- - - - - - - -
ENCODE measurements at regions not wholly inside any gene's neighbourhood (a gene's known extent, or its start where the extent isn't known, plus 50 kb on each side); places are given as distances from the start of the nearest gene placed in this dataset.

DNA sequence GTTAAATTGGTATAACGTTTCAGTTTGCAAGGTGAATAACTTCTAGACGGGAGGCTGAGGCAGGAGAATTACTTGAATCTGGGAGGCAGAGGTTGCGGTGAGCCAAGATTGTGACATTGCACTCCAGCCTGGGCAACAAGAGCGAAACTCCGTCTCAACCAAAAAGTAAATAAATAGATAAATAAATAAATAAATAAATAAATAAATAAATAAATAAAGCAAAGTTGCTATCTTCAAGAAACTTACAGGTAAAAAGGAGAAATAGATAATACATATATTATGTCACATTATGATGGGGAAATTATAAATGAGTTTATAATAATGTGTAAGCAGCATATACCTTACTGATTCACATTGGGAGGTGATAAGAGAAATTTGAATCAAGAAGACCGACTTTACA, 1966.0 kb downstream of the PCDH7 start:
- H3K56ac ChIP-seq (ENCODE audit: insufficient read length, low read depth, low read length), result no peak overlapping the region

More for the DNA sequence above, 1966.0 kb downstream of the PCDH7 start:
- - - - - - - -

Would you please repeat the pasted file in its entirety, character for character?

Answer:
ENCODE measurements at regions not wholly inside any gene's neighbourhood (a gene's known extent, or its start where the extent isn't known, plus 50 kb on each side); places are given as distances from the start of the nearest gene placed in this dataset.

DNA sequence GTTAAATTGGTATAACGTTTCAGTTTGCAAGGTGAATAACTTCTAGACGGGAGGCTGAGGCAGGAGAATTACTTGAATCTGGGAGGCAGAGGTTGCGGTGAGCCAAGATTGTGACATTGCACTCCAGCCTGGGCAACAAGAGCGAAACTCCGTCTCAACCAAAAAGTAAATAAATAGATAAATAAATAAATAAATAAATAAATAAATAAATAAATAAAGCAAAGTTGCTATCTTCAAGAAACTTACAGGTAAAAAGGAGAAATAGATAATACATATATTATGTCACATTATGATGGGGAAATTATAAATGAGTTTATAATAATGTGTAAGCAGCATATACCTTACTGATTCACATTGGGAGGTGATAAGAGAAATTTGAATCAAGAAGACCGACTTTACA, 1966.0 kb downstream of the PCDH7 start:
- H3K56ac ChIP-seq (ENCODE audit: insufficient read length, low read depth, low read length), result no peak overlapping the region

More for the DNA sequence above, 1966.0 kb downstream of the PCDH7 start: